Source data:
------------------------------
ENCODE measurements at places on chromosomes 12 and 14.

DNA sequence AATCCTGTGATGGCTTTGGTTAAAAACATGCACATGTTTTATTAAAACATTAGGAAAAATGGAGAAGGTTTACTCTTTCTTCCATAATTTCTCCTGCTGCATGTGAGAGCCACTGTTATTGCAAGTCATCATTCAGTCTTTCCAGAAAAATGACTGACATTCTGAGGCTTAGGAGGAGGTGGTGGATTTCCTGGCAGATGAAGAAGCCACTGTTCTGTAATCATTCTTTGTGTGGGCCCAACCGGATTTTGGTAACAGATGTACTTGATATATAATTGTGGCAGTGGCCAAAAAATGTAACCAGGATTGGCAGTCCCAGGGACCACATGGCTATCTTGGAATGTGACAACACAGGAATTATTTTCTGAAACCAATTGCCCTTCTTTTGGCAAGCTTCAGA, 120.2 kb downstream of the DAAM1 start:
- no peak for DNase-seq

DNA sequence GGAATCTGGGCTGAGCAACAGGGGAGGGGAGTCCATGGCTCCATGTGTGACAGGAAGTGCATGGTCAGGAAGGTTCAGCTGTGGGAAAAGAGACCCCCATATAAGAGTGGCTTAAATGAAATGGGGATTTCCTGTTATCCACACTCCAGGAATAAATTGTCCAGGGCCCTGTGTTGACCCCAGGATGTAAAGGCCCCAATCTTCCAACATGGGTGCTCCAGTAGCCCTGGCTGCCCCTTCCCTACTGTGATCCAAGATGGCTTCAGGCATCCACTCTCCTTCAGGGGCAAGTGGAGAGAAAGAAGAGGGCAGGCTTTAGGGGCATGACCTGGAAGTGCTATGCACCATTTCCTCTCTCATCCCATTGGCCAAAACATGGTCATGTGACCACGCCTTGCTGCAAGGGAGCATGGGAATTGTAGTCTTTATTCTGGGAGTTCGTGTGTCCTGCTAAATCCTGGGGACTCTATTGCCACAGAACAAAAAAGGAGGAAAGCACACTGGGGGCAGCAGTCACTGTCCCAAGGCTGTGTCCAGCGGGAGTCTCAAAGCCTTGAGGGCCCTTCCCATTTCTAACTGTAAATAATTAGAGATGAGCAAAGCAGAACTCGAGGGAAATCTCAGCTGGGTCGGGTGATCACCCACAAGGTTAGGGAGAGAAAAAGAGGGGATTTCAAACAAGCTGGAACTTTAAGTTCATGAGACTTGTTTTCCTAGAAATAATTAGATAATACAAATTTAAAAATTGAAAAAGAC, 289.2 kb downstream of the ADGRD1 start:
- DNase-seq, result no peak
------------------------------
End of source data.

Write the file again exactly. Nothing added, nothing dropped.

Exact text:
ENCODE measurements at places on chromosomes 12 and 14.

DNA sequence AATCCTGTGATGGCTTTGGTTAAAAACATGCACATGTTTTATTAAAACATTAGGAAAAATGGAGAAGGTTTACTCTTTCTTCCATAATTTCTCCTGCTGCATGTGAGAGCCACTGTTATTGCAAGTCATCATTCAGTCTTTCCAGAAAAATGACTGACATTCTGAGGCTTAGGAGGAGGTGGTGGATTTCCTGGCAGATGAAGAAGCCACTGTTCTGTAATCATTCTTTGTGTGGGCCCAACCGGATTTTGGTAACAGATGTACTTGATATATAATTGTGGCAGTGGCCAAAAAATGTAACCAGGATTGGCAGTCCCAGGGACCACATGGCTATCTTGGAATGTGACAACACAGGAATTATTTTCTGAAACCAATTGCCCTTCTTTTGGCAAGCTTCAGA, 120.2 kb downstream of the DAAM1 start:
- no peak for DNase-seq

DNA sequence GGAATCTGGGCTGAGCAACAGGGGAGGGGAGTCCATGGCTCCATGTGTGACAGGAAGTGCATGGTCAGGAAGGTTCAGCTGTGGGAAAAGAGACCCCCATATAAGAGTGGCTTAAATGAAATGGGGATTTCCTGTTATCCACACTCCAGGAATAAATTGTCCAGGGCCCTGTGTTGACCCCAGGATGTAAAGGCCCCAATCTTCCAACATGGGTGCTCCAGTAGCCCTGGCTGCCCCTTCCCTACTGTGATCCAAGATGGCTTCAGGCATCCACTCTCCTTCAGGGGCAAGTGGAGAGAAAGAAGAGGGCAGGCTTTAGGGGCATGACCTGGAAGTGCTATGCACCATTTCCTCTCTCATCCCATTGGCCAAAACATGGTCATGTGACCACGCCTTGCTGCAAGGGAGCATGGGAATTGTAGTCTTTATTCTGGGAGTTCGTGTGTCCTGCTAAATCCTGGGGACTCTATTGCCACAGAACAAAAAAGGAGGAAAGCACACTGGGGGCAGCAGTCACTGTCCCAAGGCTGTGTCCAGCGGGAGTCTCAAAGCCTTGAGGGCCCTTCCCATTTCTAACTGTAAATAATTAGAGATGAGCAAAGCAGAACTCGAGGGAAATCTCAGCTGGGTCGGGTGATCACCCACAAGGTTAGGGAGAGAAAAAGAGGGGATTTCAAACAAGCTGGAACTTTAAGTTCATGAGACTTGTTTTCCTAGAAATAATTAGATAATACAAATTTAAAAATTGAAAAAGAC, 289.2 kb downstream of the ADGRD1 start:
- DNase-seq, result no peak